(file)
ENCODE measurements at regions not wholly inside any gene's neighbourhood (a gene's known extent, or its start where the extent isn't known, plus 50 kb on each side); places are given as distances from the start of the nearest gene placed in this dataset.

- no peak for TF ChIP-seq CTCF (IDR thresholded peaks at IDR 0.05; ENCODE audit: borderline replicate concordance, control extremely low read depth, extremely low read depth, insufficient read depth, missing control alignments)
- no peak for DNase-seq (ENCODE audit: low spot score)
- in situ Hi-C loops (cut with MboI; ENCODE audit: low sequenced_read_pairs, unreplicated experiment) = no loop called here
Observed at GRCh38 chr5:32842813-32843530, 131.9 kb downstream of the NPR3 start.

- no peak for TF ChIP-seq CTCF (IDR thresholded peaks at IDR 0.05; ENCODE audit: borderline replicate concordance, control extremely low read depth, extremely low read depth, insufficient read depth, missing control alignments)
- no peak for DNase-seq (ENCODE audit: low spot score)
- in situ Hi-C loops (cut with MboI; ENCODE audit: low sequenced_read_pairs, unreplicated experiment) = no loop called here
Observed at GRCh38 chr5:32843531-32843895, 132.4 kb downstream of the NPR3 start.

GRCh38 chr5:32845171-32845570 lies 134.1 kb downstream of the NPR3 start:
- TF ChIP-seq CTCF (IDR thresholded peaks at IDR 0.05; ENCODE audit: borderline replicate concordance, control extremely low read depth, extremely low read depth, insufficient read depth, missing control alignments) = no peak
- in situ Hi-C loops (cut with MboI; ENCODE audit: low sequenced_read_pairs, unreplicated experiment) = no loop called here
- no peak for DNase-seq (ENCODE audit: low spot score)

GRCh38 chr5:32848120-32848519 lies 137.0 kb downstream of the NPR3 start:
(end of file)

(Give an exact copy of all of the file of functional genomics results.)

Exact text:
ENCODE measurements at regions not wholly inside any gene's neighbourhood (a gene's known extent, or its start where the extent isn't known, plus 50 kb on each side); places are given as distances from the start of the nearest gene placed in this dataset.

- no peak for TF ChIP-seq CTCF (IDR thresholded peaks at IDR 0.05; ENCODE audit: borderline replicate concordance, control extremely low read depth, extremely low read depth, insufficient read depth, missing control alignments)
- no peak for DNase-seq (ENCODE audit: low spot score)
- in situ Hi-C loops (cut with MboI; ENCODE audit: low sequenced_read_pairs, unreplicated experiment) = no loop called here
Observed at GRCh38 chr5:32842813-32843530, 131.9 kb downstream of the NPR3 start.

- no peak for TF ChIP-seq CTCF (IDR thresholded peaks at IDR 0.05; ENCODE audit: borderline replicate concordance, control extremely low read depth, extremely low read depth, insufficient read depth, missing control alignments)
- no peak for DNase-seq (ENCODE audit: low spot score)
- in situ Hi-C loops (cut with MboI; ENCODE audit: low sequenced_read_pairs, unreplicated experiment) = no loop called here
Observed at GRCh38 chr5:32843531-32843895, 132.4 kb downstream of the NPR3 start.

GRCh38 chr5:32845171-32845570 lies 134.1 kb downstream of the NPR3 start:
- TF ChIP-seq CTCF (IDR thresholded peaks at IDR 0.05; ENCODE audit: borderline replicate concordance, control extremely low read depth, extremely low read depth, insufficient read depth, missing control alignments) = no peak
- in situ Hi-C loops (cut with MboI; ENCODE audit: low sequenced_read_pairs, unreplicated experiment) = no loop called here
- no peak for DNase-seq (ENCODE audit: low spot score)

GRCh38 chr5:32848120-32848519 lies 137.0 kb downstream of the NPR3 start: